Despite their remarkable mental acumen, almost all of the chickens used in the meat industry are forced to suffer enormously. They've been genetically selected for extremely rapid growth which -- exacerbated by routine antibiotic use for growth promotion -- takes an enormous toll on the birds' welfare. These animals are prisoners in their own bodies; they've been bred to suffer.
Animal science expert Temple Grandin, Ph.D., sums it up bluntly: "Today's poultry chicken has been bred to grow so rapidly that its legs can collapse under the weight of its ballooning body. It's awful."
Awful indeed. And so is our mocking of both of these birds' mental acuity, which represents a side of our behavior that calls into question our intelligence, not theirs.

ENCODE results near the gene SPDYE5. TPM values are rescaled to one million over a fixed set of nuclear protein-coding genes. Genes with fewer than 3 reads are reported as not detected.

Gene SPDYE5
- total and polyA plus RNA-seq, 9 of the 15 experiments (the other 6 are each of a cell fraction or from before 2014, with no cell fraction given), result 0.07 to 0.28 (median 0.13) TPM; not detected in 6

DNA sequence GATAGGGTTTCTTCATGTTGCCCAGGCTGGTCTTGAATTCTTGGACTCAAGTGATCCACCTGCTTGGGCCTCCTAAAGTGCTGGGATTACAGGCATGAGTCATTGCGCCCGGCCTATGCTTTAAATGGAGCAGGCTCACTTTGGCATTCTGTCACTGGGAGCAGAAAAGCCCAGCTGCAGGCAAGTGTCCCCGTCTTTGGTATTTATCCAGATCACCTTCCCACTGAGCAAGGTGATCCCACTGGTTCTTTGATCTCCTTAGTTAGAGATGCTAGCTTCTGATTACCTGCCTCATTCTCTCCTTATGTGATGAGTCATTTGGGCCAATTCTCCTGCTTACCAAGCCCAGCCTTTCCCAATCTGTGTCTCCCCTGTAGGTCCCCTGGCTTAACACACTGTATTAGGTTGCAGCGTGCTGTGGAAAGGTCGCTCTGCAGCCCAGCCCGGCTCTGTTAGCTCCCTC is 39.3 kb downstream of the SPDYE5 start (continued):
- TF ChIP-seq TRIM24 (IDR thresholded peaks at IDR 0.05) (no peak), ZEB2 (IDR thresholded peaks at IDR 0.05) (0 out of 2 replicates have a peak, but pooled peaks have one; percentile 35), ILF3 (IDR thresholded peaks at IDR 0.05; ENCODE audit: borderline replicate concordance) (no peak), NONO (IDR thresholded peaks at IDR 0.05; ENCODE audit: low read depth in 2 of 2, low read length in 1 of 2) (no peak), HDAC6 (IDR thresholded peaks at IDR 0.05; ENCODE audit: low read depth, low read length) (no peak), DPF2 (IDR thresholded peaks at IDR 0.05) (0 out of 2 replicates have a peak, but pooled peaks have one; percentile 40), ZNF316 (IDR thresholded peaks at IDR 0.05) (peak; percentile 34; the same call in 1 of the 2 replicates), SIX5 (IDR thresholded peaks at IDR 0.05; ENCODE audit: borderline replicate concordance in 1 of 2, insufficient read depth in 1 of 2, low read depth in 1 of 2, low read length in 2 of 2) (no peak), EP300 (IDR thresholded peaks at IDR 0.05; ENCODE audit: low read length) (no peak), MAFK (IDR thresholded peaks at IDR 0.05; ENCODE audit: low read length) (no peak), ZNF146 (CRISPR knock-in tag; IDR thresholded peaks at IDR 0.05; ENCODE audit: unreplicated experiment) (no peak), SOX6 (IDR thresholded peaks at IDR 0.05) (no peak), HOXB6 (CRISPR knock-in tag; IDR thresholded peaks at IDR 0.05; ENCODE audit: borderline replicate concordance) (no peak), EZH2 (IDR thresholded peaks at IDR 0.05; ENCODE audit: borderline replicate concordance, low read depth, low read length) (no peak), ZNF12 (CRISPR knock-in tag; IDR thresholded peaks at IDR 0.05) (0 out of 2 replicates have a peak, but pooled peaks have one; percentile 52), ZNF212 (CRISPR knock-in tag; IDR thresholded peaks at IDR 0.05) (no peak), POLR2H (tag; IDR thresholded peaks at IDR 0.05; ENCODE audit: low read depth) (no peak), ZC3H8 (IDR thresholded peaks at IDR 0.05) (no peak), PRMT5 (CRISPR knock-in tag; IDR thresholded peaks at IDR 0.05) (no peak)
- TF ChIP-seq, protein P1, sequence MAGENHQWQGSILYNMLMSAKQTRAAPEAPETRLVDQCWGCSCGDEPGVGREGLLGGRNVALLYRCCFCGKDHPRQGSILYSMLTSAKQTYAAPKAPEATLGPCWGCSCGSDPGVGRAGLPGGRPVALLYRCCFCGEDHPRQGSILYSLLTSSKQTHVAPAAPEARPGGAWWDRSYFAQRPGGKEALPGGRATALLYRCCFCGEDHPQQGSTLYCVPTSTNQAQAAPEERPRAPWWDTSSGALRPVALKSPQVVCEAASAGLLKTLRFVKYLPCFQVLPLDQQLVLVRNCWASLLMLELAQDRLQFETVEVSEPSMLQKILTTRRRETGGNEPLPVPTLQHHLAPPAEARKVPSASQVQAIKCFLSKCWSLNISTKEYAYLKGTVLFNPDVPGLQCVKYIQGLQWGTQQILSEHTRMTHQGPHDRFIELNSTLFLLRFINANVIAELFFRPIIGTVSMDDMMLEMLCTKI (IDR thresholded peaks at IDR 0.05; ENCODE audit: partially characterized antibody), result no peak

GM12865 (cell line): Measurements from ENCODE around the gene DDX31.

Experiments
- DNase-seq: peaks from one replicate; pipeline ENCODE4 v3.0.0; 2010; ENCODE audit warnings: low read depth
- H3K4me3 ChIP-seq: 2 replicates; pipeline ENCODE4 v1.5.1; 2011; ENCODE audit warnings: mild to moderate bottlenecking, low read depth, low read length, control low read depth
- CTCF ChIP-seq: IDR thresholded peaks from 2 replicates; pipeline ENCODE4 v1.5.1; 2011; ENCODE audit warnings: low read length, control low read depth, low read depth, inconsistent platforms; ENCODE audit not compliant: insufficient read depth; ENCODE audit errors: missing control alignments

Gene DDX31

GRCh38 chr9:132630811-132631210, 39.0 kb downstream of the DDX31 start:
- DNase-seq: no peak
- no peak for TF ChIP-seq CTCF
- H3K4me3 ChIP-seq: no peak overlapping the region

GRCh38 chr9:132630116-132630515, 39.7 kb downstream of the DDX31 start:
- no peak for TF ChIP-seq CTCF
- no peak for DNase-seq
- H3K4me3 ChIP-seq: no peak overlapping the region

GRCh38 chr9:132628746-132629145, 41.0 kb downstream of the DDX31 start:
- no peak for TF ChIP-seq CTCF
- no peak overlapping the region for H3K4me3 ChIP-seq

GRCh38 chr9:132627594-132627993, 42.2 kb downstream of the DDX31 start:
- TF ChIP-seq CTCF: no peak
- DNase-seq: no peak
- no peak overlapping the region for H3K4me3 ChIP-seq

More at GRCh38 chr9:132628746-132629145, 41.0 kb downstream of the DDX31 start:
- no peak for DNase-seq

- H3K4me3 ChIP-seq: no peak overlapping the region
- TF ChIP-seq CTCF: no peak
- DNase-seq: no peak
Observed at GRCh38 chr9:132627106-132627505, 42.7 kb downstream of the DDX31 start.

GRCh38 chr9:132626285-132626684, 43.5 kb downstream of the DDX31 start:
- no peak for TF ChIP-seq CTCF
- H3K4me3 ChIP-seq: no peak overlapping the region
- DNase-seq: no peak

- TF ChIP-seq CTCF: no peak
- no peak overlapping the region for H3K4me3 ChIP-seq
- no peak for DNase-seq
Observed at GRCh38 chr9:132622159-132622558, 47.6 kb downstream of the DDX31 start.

While chickens are unlikely to go the way of the dodo any time soon, that's not because we respect them any more than we respected dodos. Instead, our extraordinarily high meat consumption levels mean we'll keep breeding them by the billions to ensure they have a place on our dinner plates.
Perhaps as our understanding of these birds' complex abilities continues to grow, our willingness to allow the factory farming industry to subject them to a lifetime of suffering may accordingly shrink. Eating less meat, and specifically less chicken, will reduce animal suffering, decrease support for industrial factory farms, and increase the value we place on farmers who adhere to higher animal welfare standards.
In her exhaustive work on the development of the chicken brain, Lesley Rogers, Ph.D., a professor and author on animal behavior, concludes: "With increased knowledge of the behavior and cognitive abilities of the chicken has come the realization that the chicken is not an inferior species to be treated merely as a food source."
Now that's a smart thing to say.